Uber stock skyrockets after CEO says it has plenty of cash to get through coronavirus crisis

Key Points
  • Uber said in a call with investors it has enough cash on hand to get through the coronavirus crisis.
  • Uber said its rides segment is seeing a 60% to 70% decline in areas hit hardest, but the food delivery segment is picking up.
  • Uber stock rallied as much as 40% Thursday morning. The move also caused Lyft's stock to rise as much as 31%.
Dara Khosrowshahi, chief executive officer of Uber Technologies Inc., listens during a panel discussion at the Bloomberg Global Business Forum in New York, U.S., on Wednesday, Sept. 26, 2018.
Mark Kauzlarich | Bloomberg | Getty Images

Shares of Uber and Lyft skyrocketed Thursday after Uber said in an investor call that it has plenty of cash to get through the coronavirus crisis and is seeing growth in other areas of the business as rides fall dramatically as people stay home.

Uber stock was up as much as 40% Thursday following the call. The company's stock closed up 38.26% at $20.49 per share. Shares of competitor Lyft were also up as much as 31%, even though the company offered no new additional information about how it is handling the coronavirus crisis. Shares of Lyft closed up 28.97% at $20.70 per share.

Uber, Lyft recover some losses from coronavirus sell-off
Uber, Lyft recover some losses from coronavirus sell-off

Uber CEO Dara Khosrowshahi said the rides segment is seeing a 60% to 70% decline in areas hit hardest by the coronavirus pandemic, but has also seen growth in its food delivery business Uber Eats.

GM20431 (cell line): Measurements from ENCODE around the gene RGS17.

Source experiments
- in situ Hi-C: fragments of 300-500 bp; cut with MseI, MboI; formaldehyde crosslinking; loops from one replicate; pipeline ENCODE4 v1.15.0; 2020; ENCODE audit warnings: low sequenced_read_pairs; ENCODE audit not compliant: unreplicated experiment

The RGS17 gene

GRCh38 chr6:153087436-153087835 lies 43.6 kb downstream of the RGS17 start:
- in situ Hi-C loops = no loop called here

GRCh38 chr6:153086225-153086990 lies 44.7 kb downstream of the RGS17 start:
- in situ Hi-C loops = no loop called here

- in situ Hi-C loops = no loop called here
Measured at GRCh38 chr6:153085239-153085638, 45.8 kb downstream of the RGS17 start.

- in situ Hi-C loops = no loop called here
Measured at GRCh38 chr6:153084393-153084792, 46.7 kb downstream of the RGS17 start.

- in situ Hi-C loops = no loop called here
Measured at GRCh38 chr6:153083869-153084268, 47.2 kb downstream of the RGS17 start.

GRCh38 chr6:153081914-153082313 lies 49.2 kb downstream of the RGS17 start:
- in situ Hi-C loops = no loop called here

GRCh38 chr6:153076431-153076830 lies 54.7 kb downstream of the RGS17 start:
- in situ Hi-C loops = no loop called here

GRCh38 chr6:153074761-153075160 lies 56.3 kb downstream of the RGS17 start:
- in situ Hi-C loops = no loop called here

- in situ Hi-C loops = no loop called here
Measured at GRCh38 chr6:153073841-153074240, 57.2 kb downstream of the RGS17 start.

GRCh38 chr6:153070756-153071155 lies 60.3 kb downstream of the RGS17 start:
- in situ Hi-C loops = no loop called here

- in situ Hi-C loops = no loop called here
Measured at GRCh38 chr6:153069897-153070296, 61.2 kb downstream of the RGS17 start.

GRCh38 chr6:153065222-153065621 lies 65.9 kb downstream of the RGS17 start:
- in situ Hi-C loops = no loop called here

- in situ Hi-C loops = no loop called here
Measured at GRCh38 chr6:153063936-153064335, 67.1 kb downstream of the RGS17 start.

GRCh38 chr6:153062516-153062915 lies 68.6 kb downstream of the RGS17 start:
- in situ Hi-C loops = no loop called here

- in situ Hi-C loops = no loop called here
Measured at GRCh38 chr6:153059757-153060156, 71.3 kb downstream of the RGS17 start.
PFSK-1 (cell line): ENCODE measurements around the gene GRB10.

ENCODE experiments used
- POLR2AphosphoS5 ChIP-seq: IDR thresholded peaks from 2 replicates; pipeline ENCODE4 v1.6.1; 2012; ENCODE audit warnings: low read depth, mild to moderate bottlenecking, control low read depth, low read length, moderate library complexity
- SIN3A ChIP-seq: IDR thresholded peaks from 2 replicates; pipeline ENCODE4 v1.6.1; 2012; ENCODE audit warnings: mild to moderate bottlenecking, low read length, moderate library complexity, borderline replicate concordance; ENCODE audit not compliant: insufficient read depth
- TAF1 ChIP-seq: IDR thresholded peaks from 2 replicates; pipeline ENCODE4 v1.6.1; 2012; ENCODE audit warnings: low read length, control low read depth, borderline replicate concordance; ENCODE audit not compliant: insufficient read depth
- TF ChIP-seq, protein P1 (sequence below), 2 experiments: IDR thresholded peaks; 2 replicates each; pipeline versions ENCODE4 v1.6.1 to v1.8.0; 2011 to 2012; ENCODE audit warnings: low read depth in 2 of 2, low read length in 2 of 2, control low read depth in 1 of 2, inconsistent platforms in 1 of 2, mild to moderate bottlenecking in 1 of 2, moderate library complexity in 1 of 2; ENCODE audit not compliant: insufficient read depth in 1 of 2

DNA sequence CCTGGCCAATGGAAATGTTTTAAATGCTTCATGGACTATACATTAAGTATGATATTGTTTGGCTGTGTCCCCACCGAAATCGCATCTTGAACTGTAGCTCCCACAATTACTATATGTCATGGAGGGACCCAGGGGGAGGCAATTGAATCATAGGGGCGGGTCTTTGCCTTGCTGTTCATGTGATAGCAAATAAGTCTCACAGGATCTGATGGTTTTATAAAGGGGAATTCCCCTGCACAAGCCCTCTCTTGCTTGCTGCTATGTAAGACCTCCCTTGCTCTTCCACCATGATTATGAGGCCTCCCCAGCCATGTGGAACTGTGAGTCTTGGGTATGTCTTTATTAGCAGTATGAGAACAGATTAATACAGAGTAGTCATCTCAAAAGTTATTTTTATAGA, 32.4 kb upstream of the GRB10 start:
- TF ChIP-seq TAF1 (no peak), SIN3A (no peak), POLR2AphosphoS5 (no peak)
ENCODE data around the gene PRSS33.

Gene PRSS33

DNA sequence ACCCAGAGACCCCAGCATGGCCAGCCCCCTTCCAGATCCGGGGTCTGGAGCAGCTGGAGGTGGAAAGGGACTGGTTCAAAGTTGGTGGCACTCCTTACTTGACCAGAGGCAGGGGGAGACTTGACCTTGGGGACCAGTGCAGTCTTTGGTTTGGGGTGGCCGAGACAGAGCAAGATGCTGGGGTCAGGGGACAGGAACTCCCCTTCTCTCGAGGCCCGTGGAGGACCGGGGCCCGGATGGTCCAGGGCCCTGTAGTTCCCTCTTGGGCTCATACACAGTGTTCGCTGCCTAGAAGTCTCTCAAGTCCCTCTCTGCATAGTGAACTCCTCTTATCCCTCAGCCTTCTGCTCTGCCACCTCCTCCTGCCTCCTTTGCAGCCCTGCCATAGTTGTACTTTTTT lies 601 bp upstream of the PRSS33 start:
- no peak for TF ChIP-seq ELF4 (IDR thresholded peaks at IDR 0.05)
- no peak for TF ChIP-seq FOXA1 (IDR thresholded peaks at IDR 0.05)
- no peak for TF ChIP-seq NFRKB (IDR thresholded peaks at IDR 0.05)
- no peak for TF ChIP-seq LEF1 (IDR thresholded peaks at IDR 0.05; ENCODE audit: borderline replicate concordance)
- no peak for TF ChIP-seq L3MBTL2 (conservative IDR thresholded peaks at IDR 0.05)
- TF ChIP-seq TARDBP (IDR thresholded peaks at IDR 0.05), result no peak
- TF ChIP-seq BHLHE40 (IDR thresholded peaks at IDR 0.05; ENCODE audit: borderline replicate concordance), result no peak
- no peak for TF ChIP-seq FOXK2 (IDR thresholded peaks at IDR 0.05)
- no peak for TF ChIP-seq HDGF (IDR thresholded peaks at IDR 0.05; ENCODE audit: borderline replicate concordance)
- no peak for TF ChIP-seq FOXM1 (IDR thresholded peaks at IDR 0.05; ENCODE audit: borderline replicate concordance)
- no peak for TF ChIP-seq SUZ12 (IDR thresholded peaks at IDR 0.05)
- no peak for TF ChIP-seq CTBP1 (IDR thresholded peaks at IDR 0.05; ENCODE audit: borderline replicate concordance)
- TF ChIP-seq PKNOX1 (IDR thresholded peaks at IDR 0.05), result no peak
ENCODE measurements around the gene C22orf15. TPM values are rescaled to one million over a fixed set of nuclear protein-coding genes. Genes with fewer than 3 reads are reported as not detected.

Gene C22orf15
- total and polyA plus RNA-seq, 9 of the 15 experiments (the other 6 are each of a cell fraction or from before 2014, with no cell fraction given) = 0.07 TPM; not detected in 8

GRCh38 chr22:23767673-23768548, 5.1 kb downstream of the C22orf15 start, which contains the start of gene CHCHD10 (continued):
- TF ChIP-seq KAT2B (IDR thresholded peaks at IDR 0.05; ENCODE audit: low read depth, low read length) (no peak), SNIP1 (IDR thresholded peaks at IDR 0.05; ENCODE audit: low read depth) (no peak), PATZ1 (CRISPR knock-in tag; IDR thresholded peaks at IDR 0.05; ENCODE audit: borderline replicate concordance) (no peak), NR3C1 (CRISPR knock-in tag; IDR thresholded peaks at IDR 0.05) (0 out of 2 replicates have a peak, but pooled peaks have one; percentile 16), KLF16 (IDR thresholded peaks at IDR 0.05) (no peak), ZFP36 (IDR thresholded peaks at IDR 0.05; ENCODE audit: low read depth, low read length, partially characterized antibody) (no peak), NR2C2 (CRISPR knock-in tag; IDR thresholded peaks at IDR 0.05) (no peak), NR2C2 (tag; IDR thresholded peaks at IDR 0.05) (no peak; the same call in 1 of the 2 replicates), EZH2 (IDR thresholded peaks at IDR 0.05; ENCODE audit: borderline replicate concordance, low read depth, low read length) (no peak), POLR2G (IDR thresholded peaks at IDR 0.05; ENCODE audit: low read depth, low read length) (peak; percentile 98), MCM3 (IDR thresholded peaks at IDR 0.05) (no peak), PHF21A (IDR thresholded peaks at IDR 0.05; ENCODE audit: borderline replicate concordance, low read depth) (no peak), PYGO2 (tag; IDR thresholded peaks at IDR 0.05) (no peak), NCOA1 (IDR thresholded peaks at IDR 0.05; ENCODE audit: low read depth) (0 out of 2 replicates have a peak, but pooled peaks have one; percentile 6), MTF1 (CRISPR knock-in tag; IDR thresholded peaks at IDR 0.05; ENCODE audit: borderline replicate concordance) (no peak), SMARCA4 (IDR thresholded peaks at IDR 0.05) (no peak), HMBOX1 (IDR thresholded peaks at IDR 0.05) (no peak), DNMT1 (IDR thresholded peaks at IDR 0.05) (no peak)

"We believe we're already seeing the worst of the impact and the recovery in some places," Khosrowshahi said on a call with analysts. "Once things start moving, Uber will, too." 

Shares of Uber saw all-time lows this week as investors likely viewed Uber more as a travel company than tech business. Uber stock on Wednesday closed at $14.82 per share, down more than 68% from its all-time high of $47.08.

Several health and government officials have asked the public to avoid nonessential travel and stay home in a bid to slow the spread of the coronavirus. Some officials have also closed restaurants and bars to the public, only allowing pick up or delivery. Because of that, Uber has seen an increase Uber Eats.

"Our Eats business is an important resource right now," Khosrowshahi said. "Even in Seattle, our Eats business is still growing." 

Uber did not update its guidance on Thursday because the situation is so fluid, but Khosrowshahi said it could do so in the future. While reporting fiscal fourth-quarter earnings in February, Uber moved its target for earnings before interest, taxes, depreciation and amortization to Q4 2020, ahead of its original promise of profitability in 2021. It also said it is forecasting a $1.35 billion loss EBITDA at the middle of the range for 2020.

Khosrowshahi said the company has ample liquidity to get through the pandemic. As of the end of February, he said Uber has $10 billion in unrestricted cash. 

"In any crisis, liquidity is key," he said. 

Several companies have shut down or limited operations in an effort to slow the virus and have warned of the financial impact.

In an annual financial filing on March 2, Uber warned that "a pandemic or an outbreak of disease or similar public health concern, such as the recent coronavirus outbreak, or fear of such an event" could post a material risk to its business. The company has since suspended its carpool service and started to waive delivery fees for small businesses in some of its markets. 

Correction: An earlier headline overstated Uber's statement about the effects of the coronavirus crisis on its operations. CEO Dara Khosrowshahi said he believes "the worst of the impact and the recovery" is happening "in some places."

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Restaurant industry estimates $225 billion in coronavirus-related losses
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